Learning at the Edge of Chaos

Authors

  • Paul Kleiman Higher Education Academy

Abstract

In June 2011, in the UK, the government’s ‘White Paper’ on the future of higher education in England was published (BIS, 2011). At its heart is a paradigm shift from a largely publicly funded system to a privately funded system via significant increases in student fees. So, what might we do, in higher education, in our attempts to negotiate our way through what many find to be an unfamiliar, discomforting, increasingly complex landscape? This paper argues that one of the things we might usefully do is to strive to understand the complex and often chaotic nature of what confronts us. In their most recent annual survey of 1500 CEOs in 60 countries, IBM (2010) found a significant change in what those CEOs considered to be the greatest challenges and the qualities they valued most highly. For the first time, those CEOs now saw dealing with and managing complexity as their greatest challenge, and they identified three factors that might provide them with the best opportunity to capitalise on that complexity: creativity, operational dexterity and reinventing customer relationships or ‘developing customer intimacy’. However, one is unlikely to see ‘developing student intimacy’ in any of our institutional mission statements.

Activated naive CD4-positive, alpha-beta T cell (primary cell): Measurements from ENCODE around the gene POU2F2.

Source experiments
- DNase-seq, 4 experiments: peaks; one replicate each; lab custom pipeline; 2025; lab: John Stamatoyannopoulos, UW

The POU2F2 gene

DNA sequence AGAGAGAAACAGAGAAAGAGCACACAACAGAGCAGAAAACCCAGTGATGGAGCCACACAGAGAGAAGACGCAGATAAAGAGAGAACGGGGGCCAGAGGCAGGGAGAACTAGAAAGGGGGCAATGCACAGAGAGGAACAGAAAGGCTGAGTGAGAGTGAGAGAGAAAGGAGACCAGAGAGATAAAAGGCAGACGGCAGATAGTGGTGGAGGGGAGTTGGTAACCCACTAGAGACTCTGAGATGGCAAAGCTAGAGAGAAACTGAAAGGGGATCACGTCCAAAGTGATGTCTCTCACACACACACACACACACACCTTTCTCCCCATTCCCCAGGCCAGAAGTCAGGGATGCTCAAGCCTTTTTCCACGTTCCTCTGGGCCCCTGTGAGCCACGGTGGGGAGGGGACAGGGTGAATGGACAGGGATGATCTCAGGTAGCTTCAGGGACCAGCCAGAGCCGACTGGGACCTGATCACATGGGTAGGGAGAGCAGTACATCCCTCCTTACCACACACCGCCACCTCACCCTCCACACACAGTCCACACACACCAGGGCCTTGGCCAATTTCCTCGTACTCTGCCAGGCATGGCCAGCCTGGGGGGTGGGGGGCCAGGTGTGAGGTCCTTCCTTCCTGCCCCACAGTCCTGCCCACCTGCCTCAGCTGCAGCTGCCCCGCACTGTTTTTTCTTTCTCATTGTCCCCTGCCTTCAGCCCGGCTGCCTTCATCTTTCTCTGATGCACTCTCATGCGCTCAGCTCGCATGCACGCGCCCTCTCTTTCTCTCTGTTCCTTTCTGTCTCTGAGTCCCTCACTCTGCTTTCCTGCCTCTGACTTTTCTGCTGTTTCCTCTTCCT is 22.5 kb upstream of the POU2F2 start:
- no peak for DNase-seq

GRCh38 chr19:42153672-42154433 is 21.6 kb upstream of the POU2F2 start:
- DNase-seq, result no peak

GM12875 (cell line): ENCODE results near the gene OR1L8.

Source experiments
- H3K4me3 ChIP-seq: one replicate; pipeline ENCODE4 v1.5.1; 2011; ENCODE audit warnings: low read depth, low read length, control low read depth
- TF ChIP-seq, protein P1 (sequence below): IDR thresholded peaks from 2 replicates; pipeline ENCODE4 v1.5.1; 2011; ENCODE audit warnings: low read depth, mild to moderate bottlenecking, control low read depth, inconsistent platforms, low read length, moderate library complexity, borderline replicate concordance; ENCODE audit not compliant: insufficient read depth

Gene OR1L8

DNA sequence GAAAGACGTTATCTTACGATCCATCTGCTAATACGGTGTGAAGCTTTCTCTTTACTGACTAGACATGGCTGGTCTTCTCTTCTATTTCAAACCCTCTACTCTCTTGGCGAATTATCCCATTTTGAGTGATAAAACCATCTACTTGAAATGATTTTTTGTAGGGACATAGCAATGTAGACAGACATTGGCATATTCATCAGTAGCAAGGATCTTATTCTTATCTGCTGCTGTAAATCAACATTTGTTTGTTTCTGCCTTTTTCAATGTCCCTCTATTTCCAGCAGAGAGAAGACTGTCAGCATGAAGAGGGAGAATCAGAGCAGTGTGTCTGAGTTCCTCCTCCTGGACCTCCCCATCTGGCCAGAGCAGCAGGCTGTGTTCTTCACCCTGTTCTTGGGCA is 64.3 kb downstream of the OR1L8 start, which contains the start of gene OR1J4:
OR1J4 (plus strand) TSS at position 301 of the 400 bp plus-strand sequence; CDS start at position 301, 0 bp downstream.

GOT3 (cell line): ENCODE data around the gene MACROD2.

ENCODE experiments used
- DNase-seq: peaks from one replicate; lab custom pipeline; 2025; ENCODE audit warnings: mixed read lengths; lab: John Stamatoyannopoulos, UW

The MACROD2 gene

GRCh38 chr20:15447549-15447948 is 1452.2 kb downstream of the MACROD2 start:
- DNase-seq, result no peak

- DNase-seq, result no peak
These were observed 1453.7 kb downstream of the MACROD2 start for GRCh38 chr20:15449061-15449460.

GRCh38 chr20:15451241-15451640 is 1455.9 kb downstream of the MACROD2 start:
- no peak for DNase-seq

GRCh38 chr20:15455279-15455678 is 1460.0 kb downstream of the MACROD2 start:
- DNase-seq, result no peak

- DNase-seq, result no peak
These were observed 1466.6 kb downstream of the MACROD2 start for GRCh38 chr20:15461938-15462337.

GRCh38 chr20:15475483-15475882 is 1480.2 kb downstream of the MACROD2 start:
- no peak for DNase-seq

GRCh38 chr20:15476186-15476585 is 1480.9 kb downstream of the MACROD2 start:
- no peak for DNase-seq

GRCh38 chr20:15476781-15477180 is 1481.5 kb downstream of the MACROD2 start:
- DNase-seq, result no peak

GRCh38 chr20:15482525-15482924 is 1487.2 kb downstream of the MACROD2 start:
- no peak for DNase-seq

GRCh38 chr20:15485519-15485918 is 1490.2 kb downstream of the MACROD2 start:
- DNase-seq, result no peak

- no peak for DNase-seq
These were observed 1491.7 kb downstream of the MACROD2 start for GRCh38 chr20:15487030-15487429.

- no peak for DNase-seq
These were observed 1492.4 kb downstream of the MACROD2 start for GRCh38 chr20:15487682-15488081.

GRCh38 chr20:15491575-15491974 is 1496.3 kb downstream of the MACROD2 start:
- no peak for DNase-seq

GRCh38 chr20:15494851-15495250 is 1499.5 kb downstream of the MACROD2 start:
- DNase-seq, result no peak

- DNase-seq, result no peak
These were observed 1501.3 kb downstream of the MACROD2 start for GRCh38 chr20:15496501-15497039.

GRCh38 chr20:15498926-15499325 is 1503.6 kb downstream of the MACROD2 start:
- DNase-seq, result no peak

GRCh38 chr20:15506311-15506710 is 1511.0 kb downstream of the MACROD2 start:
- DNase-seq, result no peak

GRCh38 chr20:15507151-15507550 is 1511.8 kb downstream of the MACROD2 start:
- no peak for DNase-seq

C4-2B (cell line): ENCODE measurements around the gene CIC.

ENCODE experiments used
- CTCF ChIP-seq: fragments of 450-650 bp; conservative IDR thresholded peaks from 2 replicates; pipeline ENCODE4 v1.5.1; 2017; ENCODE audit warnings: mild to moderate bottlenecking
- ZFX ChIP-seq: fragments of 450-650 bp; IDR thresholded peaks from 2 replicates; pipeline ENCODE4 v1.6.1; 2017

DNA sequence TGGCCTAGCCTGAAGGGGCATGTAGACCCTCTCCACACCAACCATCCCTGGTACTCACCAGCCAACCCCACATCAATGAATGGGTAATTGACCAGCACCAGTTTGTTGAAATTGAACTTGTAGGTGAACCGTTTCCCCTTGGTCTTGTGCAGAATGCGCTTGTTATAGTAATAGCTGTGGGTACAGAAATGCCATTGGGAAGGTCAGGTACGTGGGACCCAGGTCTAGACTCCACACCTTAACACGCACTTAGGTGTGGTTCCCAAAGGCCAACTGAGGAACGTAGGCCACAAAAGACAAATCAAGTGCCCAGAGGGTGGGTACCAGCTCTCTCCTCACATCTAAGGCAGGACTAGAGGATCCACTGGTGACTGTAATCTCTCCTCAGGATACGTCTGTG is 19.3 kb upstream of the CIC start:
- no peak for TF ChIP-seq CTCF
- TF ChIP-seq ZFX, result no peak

Author Biography

Paul Kleiman, Higher Education Academy

Iylvia Huntley-Moore is currently Director of Staff Education and Development in the School of Nursing and Midwifery, Trinity College Dublin. From 1995-2002 she was the College's Staff Development Manager. Prior to that she was a lecturer in the Centre for Staff Development at the University of Wollongong, Australia, where her primary role was to manage the University's Student Evaluation Programme with particular reference to associated academic development activities for individuals and academic departments.

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Published

2011-07-27

Issue

Section

Invited Reflections